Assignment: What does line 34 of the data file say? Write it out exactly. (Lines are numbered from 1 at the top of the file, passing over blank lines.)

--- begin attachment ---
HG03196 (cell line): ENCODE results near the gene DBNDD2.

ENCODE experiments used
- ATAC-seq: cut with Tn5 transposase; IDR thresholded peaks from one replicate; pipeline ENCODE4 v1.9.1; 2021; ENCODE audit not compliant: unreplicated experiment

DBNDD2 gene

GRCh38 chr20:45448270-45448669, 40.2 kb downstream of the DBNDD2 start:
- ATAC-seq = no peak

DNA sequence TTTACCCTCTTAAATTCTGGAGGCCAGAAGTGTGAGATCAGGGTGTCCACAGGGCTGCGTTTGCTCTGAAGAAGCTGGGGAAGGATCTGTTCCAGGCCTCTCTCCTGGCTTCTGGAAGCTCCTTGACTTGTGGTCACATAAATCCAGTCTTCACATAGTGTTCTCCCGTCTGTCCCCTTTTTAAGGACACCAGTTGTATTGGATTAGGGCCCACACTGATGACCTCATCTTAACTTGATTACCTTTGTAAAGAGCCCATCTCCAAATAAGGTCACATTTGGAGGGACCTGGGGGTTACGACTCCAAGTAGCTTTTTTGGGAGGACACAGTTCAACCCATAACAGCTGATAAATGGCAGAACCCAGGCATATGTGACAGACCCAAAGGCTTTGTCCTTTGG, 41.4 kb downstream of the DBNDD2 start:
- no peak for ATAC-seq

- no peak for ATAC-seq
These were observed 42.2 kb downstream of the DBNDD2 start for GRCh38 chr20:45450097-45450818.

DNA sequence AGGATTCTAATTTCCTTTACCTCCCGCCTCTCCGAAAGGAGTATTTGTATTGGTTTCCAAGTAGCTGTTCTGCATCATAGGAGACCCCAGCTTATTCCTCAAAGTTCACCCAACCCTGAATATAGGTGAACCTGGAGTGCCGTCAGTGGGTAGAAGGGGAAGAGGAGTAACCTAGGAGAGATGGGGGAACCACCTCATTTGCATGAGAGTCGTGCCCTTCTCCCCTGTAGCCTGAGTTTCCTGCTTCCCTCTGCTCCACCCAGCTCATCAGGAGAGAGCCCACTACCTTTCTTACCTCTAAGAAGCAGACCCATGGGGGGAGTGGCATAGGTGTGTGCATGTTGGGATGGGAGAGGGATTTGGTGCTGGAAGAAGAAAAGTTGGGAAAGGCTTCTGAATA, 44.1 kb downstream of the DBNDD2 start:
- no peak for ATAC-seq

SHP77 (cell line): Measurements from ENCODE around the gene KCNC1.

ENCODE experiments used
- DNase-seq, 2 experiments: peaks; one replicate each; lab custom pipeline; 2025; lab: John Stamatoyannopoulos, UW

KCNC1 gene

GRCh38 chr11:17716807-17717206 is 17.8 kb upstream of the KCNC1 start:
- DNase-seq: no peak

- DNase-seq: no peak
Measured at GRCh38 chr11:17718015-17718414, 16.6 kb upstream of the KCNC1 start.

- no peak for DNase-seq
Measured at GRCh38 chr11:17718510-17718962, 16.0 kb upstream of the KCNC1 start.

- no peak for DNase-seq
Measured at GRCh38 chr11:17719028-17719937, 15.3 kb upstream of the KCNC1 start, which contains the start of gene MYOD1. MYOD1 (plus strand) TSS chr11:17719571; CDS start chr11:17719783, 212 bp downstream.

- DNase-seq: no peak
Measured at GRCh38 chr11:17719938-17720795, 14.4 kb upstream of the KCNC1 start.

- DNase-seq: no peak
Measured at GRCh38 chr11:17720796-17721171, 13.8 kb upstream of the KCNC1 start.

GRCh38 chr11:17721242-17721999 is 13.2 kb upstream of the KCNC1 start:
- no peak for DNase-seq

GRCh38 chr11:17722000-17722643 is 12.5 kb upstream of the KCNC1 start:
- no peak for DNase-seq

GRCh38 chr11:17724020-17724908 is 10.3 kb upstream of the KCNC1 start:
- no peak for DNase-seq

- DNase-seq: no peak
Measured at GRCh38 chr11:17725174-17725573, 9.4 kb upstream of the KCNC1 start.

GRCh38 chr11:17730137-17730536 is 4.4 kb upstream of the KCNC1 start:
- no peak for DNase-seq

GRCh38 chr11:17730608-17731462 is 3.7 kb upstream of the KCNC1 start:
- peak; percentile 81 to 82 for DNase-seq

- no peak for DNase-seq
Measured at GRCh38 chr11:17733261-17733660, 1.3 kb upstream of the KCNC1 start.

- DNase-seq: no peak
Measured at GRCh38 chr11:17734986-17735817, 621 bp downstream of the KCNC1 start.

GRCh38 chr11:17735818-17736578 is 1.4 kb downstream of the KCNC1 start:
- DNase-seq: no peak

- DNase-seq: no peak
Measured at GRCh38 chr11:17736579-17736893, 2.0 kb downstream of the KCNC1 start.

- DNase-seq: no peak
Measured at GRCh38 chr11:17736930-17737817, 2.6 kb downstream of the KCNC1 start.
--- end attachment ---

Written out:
- no peak for DNase-seq